There are few better times to visit a garden than when everything is unfolding in the fresh new flowers of the season. If you’re visiting a desert garden, spring is nice because it is not as hot as summer.*
I’m a serious “garden-geek” and visit gardens where-ever I travel. Hubby has perforce acquired a taste for gardens, albeit at strictly the tourist level. He has even taken pictures of me squatted or perched in awkward positions as I strain to take pictures of plants, because well, that’s what some of our vacation consisted of. He will (most thankfully) exercise patience as I take pictures of giant compost heaps as well as rare blue poppies or blooming agaves. We have also found that when you’re jetlagged and desperately trying to stay awake to adjust to a distant time zone, a tour of a garden is a perfect way to get the necessary daylight exposure for the inner clock, and is a good opportunity to stretch and exercise airplane-cramped muscles. Even better, it is an attraction that does not place heavy cognitive demands on the visitor just to enjoy it (which is important for those of us who cannot sleep on plane flights).
So when hubby is looking for things to do with his papa, he thinks that a trip through a garden would be a great way to spend time together, and also get a change of scenery. But is the Desert Botanical Garden in Phoenix accessible? Hubby is hard of hearing, so pulling up their Web page on his Blackberry is his first route of information. But he can’t find the information he seeks, and then tries phoning. Unfortunately that just yielded the annoying automated system. When you cannot understand the recorded message, having to go through the entire phone tree again to listen to it a second time is not only frustrating and laborious — the message is also not likely to be any more intelligible the second time around!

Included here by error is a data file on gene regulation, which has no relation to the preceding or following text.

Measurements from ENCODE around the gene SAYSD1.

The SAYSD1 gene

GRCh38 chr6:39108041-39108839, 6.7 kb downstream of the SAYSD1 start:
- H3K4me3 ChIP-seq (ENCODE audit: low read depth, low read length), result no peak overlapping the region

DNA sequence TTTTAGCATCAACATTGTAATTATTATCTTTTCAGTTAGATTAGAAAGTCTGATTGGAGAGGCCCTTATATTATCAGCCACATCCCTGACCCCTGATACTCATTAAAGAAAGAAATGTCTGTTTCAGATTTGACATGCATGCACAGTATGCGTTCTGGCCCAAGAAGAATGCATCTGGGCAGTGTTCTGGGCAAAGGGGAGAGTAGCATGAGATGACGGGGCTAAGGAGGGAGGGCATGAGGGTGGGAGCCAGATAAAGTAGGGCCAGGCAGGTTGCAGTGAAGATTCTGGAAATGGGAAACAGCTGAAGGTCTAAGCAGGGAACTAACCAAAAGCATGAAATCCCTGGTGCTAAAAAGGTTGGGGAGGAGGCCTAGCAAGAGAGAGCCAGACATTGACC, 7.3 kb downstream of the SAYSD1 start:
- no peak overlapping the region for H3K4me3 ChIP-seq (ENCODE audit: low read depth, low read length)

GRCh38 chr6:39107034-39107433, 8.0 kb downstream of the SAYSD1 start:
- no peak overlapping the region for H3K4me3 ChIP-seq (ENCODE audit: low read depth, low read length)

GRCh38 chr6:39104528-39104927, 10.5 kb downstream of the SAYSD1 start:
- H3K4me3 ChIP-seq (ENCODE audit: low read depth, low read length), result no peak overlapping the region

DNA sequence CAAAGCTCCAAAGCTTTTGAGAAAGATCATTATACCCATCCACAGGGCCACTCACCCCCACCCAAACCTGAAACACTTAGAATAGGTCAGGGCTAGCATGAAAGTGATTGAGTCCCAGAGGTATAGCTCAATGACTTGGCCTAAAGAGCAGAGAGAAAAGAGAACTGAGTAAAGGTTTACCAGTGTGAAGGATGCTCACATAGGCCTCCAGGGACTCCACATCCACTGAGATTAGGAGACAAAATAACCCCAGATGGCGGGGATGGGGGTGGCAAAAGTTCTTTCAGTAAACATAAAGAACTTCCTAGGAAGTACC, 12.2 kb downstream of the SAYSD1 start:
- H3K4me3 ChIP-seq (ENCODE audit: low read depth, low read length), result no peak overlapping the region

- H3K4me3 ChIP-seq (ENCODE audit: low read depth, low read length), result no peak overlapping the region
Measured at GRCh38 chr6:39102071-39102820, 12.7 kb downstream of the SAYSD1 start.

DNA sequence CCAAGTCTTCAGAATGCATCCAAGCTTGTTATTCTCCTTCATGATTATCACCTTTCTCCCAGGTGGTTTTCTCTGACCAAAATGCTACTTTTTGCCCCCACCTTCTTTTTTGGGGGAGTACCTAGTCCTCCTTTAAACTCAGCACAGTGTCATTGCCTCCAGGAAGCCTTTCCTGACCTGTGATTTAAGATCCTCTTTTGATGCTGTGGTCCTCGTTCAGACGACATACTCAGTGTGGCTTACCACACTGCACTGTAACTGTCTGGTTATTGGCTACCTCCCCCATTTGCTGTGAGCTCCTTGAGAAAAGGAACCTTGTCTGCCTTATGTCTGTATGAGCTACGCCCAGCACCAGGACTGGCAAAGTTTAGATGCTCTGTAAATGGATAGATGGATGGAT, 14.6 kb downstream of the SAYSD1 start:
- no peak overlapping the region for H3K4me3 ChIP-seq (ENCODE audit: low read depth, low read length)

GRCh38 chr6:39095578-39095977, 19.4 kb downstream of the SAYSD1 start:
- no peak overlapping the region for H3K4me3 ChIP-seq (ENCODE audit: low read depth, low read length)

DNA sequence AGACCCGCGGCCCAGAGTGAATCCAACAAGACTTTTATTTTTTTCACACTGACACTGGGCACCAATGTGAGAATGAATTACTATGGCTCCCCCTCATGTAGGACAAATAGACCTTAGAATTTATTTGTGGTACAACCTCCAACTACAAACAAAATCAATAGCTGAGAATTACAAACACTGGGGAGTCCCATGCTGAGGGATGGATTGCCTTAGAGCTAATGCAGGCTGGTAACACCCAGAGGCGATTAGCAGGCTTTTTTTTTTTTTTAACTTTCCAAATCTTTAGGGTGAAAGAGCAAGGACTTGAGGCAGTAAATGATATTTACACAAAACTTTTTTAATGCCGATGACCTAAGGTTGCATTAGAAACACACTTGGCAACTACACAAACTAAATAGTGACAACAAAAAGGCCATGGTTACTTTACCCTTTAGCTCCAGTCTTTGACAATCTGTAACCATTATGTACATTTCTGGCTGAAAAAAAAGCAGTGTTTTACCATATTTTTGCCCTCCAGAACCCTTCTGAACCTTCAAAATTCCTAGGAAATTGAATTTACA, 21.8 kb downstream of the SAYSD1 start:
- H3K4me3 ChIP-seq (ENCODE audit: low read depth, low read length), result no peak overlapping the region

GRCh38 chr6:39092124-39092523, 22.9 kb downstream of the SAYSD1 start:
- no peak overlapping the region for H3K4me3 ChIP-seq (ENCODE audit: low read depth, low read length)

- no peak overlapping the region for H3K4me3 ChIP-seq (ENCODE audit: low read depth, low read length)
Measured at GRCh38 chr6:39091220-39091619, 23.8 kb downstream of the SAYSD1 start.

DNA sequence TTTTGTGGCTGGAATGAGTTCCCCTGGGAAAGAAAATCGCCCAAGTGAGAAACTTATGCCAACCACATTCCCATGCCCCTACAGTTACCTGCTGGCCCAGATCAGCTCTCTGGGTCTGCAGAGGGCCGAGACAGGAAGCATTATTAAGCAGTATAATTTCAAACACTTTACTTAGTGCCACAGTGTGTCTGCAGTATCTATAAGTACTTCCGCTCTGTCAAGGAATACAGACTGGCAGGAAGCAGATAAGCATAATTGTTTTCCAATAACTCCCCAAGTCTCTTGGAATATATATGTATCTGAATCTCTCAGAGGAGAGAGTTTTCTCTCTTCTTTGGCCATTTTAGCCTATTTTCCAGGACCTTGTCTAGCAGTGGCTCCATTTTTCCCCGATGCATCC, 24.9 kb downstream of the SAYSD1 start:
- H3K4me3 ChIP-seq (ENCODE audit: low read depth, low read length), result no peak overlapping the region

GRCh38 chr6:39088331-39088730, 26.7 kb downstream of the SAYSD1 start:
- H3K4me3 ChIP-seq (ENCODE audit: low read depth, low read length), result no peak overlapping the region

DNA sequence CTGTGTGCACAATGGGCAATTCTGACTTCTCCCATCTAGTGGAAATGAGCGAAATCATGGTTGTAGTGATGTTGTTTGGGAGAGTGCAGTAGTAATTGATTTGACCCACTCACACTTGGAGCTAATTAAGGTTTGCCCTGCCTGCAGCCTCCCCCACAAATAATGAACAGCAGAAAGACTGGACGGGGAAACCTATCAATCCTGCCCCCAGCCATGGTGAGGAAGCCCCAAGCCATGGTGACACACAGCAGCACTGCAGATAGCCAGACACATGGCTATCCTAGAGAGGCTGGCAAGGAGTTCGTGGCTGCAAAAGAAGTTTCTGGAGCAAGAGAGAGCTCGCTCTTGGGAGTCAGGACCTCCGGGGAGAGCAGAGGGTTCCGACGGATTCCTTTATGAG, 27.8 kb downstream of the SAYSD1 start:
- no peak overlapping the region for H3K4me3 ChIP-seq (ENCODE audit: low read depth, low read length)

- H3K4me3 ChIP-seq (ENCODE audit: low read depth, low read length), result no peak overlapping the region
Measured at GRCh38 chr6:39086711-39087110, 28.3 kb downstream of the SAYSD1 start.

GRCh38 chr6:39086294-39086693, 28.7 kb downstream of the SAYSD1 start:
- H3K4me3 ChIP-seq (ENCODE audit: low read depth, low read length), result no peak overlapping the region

Well, this lack of accessible information about site accessibility is really vexing. It’s also really surprising — Phoenix and the surrounding cities are full of seniors, due to the climate. One would hope that large portions of the garden would be accessible for wheelchairs and walkers, but gardens aren’t always. In fact, many botanic gardens have gravel or wood chip pathways, or even put flower beds way out between expansive lawns, which turns garden tourism into wheelie triathalon events.
Meanwhile, I’m hanging around bored in an automotive waiting room as I get a dead headlamp replaced. Receiving his frustrated text message, I then start my own search. I find that lack of accessibility information puzzling, and do a quick tour of their site, but it doesn’t give any immediate answers. Huh. When I type “accessibility” or “wheelchair” into their Search box, it doesn’t yield any page results, nor do the less-favored words “disabled” or “handicapped”. That’s odd … I then start reading through each of the different pages, and down at the bottom of the Hours and Admissions page there is a line stating, “Strollers, scooters, wheelchairs and umbrellas are available to rent.”